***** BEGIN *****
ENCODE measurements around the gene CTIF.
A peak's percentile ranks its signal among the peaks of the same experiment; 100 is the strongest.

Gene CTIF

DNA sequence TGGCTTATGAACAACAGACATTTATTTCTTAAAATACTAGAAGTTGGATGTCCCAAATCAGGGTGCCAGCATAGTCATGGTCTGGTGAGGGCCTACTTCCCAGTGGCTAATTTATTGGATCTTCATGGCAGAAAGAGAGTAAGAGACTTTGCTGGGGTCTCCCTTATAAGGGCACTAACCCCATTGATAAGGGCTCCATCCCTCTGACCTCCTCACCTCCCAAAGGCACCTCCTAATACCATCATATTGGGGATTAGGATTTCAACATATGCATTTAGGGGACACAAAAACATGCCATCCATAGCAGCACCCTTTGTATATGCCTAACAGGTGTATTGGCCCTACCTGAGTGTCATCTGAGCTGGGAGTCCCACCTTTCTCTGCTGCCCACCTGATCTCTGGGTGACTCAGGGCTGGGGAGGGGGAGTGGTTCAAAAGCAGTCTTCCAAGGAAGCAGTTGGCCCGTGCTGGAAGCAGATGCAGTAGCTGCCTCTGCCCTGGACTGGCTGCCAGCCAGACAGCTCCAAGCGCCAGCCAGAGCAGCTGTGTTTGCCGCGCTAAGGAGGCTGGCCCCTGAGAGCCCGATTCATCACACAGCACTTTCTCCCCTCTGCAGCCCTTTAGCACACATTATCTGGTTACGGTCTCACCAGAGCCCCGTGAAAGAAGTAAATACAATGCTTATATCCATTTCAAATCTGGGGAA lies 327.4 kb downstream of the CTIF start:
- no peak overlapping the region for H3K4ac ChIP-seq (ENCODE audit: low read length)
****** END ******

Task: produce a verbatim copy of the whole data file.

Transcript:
ENCODE measurements around the gene CTIF.
A peak's percentile ranks its signal among the peaks of the same experiment; 100 is the strongest.

Gene CTIF

DNA sequence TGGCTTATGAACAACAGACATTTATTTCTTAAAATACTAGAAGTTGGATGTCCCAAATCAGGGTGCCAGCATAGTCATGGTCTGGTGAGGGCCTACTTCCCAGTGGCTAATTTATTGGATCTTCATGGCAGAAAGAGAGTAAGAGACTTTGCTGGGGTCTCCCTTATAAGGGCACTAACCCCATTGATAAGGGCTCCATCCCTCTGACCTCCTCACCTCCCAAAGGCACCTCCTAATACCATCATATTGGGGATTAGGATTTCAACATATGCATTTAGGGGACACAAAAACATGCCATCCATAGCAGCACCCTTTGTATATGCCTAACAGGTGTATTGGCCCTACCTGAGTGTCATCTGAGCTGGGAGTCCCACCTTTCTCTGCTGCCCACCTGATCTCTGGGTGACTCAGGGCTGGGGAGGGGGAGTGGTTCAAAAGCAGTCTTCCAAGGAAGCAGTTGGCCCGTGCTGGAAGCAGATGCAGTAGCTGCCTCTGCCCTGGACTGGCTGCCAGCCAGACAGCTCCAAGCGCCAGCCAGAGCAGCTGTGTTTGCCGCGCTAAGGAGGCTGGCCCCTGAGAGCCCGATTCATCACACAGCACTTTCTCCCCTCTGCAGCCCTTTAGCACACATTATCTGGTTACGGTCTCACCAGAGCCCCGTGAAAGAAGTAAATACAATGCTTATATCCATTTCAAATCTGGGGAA lies 327.4 kb downstream of the CTIF start:
- no peak overlapping the region for H3K4ac ChIP-seq (ENCODE audit: low read length)